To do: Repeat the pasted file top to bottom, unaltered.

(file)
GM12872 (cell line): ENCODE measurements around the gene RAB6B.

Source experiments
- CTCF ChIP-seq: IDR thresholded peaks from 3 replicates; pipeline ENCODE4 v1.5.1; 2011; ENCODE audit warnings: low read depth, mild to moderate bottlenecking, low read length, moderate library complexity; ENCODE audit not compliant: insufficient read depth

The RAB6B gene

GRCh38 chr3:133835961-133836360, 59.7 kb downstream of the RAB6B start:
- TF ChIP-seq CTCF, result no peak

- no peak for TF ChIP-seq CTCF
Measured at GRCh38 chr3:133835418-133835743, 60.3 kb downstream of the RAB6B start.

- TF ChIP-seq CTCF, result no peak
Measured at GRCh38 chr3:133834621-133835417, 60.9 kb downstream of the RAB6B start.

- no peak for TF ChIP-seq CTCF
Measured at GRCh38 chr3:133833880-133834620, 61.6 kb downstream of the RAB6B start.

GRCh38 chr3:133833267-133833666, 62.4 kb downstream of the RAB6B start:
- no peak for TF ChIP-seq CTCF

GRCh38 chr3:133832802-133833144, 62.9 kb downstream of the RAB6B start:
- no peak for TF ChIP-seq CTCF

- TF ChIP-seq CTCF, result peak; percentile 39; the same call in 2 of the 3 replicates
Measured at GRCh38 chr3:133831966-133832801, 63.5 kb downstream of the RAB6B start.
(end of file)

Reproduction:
GM12872 (cell line): ENCODE measurements around the gene RAB6B.

Source experiments
- CTCF ChIP-seq: IDR thresholded peaks from 3 replicates; pipeline ENCODE4 v1.5.1; 2011; ENCODE audit warnings: low read depth, mild to moderate bottlenecking, low read length, moderate library complexity; ENCODE audit not compliant: insufficient read depth

The RAB6B gene

GRCh38 chr3:133835961-133836360, 59.7 kb downstream of the RAB6B start:
- TF ChIP-seq CTCF, result no peak

- no peak for TF ChIP-seq CTCF
Measured at GRCh38 chr3:133835418-133835743, 60.3 kb downstream of the RAB6B start.

- TF ChIP-seq CTCF, result no peak
Measured at GRCh38 chr3:133834621-133835417, 60.9 kb downstream of the RAB6B start.

- no peak for TF ChIP-seq CTCF
Measured at GRCh38 chr3:133833880-133834620, 61.6 kb downstream of the RAB6B start.

GRCh38 chr3:133833267-133833666, 62.4 kb downstream of the RAB6B start:
- no peak for TF ChIP-seq CTCF

GRCh38 chr3:133832802-133833144, 62.9 kb downstream of the RAB6B start:
- no peak for TF ChIP-seq CTCF

- TF ChIP-seq CTCF, result peak; percentile 39; the same call in 2 of the 3 replicates
Measured at GRCh38 chr3:133831966-133832801, 63.5 kb downstream of the RAB6B start.